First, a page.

Budget 2016: Higher allocation needed for better healthcare services

With low insurance penetration, quality healthcare facilities remain beyond the reach of the poor. Public healthcare is battling medical negligence as well as infrastructure, technological issues.
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Home » News » Economy

Feb 29, 2016, 10.17 AM | Source: Moneycontrol.com

Budget 2016: Higher allocation needed for better healthcare services

With low insurance penetration, quality healthcare facilities remain beyond the reach of the poor. Public healthcare is battling medical negligence as well as infrastructure, technological issues.

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Budget 2016: Higher allocation needed for better healthcare services

With low insurance penetration, quality healthcare facilities remain beyond the reach of the poor. Public healthcare is battling medical negligence as well as infrastructure, technological issues.

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Public healthcare services in the country have remained by and large erratic even as the economy has grown at a fast clip over the last decade. India’s government spending on healthcare, at less than 1.5 percent of GDP, is among the lowest in the world compared to peers.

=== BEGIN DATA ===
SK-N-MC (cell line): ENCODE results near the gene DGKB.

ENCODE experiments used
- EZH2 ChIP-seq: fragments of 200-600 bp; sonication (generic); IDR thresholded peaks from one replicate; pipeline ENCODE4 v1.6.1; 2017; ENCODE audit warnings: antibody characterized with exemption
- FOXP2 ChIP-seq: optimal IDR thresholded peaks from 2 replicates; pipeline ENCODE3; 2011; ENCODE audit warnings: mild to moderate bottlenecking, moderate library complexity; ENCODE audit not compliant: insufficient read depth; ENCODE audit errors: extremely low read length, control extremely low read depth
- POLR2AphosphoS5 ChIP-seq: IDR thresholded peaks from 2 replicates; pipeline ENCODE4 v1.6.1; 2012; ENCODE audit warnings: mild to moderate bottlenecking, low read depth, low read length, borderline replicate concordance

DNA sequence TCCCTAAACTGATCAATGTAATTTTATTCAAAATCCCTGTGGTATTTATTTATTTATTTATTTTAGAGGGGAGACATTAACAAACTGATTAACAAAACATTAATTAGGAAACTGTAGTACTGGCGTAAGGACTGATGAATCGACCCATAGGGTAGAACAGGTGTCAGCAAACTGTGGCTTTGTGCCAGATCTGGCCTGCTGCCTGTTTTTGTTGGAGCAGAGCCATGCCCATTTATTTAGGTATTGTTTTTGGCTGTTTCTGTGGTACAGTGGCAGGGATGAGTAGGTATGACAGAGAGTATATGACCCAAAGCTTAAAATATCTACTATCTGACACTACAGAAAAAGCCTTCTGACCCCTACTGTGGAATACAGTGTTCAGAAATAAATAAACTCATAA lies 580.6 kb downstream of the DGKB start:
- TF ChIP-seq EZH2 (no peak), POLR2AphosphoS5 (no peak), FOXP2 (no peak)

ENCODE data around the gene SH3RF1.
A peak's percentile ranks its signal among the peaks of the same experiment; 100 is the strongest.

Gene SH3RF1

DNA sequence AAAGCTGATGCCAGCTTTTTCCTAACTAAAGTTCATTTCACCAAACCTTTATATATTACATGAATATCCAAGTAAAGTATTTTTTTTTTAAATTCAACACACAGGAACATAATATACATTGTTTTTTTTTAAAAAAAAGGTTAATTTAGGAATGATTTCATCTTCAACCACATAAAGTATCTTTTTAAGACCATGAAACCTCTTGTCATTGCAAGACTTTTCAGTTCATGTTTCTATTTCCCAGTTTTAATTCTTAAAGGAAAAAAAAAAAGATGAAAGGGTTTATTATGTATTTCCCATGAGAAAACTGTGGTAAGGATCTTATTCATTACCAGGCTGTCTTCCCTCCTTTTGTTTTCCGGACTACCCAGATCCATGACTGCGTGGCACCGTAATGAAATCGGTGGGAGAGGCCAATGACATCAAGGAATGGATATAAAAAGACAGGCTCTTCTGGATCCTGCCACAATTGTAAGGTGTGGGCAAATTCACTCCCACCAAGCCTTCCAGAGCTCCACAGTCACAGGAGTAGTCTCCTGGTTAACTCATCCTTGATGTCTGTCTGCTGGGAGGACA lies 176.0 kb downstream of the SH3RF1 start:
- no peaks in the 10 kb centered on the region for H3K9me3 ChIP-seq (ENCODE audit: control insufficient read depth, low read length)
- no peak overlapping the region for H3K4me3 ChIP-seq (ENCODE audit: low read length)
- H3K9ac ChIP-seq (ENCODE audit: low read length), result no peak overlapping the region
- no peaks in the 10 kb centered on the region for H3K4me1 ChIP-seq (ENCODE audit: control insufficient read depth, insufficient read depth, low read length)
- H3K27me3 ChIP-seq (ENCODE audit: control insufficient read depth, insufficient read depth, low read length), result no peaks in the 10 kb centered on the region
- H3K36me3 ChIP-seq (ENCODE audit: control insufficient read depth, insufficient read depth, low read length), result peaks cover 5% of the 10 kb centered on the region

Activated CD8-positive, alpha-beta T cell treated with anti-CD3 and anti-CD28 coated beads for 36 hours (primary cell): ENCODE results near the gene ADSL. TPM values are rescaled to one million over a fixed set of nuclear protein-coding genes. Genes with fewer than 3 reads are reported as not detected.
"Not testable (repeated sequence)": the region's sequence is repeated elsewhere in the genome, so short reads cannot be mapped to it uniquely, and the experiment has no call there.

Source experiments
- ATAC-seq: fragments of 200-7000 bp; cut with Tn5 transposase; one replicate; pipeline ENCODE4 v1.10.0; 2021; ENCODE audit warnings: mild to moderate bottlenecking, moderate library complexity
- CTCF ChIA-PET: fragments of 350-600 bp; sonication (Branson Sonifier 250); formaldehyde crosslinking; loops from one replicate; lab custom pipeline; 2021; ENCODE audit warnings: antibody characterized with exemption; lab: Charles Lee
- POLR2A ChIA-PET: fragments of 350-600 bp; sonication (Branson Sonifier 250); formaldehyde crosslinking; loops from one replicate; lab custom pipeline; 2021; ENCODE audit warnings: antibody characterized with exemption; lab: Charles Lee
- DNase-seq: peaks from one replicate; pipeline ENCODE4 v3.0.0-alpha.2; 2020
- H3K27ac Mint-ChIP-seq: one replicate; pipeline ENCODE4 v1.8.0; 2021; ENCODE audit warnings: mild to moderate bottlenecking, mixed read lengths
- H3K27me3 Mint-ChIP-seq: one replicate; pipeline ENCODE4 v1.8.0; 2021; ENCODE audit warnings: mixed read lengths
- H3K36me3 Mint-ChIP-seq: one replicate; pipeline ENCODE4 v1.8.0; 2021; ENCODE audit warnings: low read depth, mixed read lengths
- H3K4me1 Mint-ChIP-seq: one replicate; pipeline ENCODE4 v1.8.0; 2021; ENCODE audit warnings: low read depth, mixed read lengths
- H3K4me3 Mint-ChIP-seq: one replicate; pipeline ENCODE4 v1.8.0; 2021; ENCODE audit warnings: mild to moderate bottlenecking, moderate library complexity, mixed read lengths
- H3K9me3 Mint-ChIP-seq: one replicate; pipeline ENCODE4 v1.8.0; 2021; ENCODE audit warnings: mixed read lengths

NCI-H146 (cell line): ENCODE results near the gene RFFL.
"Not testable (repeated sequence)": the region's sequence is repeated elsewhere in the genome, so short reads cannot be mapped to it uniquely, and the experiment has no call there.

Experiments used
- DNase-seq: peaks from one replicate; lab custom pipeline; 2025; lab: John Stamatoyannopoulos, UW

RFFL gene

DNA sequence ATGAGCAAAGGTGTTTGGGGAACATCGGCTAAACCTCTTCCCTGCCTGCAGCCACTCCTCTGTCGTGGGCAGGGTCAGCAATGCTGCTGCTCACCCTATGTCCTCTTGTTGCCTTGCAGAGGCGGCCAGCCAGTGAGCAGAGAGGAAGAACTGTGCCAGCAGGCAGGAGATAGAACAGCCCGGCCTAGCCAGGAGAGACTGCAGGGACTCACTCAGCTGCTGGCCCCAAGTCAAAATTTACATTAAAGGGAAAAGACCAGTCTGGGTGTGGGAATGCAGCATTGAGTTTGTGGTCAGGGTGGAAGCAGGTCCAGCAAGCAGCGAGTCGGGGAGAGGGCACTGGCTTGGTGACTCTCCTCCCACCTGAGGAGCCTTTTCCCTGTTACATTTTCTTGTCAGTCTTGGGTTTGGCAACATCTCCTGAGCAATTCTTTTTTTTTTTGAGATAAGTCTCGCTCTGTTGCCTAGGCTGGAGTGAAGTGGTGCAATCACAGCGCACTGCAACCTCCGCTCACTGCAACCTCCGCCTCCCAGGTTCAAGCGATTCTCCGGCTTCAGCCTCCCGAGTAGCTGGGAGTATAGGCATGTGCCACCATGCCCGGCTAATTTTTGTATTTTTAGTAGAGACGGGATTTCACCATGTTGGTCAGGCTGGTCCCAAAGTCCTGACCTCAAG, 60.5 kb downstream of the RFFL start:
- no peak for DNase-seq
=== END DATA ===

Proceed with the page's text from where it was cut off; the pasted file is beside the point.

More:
With low insurance penetration, quality healthcare facilities remain beyond the reach of the poor. Public healthcare is battling medical negligence as well as infrastructure, technological issues.

More embarrassingly for India, small countries like Bangladesh have fared better in being able reduce infant mortality.

According to the Macro Economic Survey 2015-16 quoting NSSO statistics, average medical expenditure for treatment (excluding child birth) per hospitalized case if treated in private hospital was about four times than that of public hospital during 2014.

Another challenge is the shortage of specialists, doctors, staff nurses, anesthetists, and others, which adversely affects the outreach of health services, especially in rural areas.

The 2015 Budget allocated Rs 29,700 crore for healthcare, barely 2 percent higher than what was allocated in the previous Budget. Worse still, there was no mention of the universal health assurance, a proposal to provide essential medicines and health cover at affordable prices.

Given a still struggling economy, Budget 2016 may not hike healthcare spend sharply. Public private partnership could be one of the ways to bring quality healthcare services within the reach of the poor.

A healthcare panel, led by the Revenue Secretary, has recommended a Rs 11,000 crore mega healthcare scheme, reports CNBC-TV18. Of this, Rs 6,600 crore will be contributed by center and the rest by States.

The panel has recommended changes in life and health insurance policies as well as bulk procurement of drugs for poor. The panel has also recommended opening 1,000 stores for generic drugs at low cost, which will be set ups via public private partnership (PPP) model, the source added.

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